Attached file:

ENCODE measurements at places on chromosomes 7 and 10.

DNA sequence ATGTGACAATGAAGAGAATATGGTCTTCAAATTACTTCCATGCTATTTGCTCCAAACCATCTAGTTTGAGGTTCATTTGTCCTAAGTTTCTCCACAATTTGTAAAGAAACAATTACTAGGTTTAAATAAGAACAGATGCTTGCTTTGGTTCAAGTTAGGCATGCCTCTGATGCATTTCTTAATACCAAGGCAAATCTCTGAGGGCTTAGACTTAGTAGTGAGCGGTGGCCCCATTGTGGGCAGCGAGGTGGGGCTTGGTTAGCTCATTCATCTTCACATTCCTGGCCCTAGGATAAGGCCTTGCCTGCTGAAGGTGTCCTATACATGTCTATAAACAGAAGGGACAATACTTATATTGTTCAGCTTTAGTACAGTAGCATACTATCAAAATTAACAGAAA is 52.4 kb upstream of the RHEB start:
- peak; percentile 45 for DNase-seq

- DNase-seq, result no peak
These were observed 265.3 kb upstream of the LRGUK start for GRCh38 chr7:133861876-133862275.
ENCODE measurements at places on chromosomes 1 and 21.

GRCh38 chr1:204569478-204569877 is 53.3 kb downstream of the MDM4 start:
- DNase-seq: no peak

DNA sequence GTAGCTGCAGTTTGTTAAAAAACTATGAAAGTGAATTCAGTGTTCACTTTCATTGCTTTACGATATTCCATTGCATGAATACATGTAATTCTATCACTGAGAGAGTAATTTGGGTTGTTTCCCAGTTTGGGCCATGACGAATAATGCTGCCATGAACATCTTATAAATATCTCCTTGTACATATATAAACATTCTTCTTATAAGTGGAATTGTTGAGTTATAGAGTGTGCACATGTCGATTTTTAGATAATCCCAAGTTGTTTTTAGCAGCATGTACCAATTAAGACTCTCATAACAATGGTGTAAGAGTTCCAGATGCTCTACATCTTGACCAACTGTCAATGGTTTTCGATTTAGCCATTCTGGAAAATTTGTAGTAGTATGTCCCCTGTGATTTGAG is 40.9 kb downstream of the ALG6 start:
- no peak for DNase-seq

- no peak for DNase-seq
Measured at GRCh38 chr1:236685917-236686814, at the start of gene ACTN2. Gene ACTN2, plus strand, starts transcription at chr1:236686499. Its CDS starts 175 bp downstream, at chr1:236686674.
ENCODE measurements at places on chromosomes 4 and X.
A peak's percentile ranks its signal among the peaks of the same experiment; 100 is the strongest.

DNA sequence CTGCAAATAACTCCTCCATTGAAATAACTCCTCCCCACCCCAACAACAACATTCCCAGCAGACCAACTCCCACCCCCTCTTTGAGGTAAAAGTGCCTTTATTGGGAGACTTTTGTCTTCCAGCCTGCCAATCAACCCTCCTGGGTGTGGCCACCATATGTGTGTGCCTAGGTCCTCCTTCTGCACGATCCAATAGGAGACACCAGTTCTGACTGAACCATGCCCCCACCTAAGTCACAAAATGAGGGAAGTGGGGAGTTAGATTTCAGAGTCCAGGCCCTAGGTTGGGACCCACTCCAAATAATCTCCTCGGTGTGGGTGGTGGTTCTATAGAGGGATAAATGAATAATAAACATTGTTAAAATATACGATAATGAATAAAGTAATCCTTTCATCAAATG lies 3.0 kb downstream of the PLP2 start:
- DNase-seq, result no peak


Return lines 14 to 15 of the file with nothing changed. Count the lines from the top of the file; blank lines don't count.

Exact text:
A peak's percentile ranks its signal among the peaks of the same experiment; 100 is the strongest.

DNA sequence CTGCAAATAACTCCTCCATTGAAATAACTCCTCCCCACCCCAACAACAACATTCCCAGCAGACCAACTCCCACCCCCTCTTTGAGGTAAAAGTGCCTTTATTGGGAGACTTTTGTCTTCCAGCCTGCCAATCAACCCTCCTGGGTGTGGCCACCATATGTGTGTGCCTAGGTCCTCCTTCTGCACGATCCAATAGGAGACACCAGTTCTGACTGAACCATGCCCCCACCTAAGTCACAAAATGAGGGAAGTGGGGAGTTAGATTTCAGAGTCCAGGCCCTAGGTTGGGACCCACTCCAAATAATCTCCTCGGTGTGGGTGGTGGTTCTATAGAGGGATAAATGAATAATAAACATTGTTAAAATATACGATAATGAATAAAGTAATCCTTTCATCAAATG lies 3.0 kb downstream of the PLP2 start: